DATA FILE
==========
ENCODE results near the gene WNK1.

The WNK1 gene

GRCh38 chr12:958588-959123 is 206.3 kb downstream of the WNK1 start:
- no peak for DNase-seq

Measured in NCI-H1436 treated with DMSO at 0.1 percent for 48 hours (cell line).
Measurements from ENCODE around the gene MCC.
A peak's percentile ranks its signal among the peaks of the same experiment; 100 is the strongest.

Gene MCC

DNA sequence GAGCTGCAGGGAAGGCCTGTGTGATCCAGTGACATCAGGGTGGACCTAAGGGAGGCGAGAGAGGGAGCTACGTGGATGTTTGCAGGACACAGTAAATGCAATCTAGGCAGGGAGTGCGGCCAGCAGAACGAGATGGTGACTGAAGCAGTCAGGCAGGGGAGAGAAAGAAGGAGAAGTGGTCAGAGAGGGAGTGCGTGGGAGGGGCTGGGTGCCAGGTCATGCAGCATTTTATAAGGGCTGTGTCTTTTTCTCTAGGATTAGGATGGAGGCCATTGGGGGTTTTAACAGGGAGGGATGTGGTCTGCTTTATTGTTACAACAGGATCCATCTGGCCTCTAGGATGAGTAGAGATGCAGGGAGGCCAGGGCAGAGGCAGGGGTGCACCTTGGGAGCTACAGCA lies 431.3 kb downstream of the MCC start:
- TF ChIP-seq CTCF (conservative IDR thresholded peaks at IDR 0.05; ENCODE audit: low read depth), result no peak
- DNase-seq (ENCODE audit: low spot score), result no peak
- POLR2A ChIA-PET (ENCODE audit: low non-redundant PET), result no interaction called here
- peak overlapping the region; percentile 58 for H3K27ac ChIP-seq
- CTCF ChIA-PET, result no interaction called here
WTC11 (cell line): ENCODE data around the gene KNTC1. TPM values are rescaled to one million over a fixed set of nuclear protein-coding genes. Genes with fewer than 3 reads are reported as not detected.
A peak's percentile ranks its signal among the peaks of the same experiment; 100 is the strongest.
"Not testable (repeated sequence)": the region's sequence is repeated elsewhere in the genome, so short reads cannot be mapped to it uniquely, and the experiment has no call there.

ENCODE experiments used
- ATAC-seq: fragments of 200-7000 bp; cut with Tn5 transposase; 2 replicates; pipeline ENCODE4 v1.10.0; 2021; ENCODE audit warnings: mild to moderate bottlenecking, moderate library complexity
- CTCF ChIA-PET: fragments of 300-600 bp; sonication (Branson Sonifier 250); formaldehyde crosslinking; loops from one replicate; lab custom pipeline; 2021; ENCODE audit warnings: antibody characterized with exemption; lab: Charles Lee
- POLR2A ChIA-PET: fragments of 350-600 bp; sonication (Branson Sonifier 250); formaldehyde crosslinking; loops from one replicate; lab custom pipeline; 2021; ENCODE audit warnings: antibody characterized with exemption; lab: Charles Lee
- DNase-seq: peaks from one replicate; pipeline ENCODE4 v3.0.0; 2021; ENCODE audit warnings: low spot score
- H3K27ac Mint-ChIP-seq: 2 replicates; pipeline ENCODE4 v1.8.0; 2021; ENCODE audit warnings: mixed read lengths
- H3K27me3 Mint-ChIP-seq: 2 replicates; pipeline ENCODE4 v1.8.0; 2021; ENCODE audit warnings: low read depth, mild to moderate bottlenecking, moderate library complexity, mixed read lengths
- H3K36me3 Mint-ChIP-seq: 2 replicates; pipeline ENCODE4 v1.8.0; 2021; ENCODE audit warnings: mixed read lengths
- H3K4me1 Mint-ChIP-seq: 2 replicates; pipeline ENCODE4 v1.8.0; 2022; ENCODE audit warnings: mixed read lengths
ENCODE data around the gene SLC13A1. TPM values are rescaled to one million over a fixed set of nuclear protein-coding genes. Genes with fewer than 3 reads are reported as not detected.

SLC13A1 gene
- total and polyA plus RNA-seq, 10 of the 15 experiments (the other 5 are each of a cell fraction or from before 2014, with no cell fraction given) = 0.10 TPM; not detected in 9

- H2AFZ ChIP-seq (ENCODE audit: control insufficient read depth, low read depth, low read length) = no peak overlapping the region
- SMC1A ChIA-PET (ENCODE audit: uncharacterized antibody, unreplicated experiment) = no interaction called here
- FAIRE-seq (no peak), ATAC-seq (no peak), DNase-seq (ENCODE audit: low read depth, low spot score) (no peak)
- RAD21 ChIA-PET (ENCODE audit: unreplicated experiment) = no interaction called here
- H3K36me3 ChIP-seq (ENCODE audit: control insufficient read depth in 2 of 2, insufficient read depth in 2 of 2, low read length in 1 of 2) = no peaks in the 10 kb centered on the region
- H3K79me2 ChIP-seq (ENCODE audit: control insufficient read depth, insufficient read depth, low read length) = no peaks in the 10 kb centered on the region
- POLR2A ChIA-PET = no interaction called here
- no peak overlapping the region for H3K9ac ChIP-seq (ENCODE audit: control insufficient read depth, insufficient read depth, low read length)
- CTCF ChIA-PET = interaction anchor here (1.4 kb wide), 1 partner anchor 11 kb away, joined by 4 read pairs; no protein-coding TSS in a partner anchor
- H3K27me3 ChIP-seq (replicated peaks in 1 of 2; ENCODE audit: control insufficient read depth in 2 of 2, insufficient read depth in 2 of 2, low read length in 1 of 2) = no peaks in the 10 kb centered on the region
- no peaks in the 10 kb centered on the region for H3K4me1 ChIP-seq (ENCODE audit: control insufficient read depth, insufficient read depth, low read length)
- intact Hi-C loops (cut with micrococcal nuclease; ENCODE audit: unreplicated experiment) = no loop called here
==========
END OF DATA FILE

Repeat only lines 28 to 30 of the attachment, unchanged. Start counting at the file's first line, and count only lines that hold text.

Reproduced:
SLC13A1 gene
- total and polyA plus RNA-seq, 10 of the 15 experiments (the other 5 are each of a cell fraction or from before 2014, with no cell fraction given) = 0.10 TPM; not detected in 9

- H2AFZ ChIP-seq (ENCODE audit: control insufficient read depth, low read depth, low read length) = no peak overlapping the region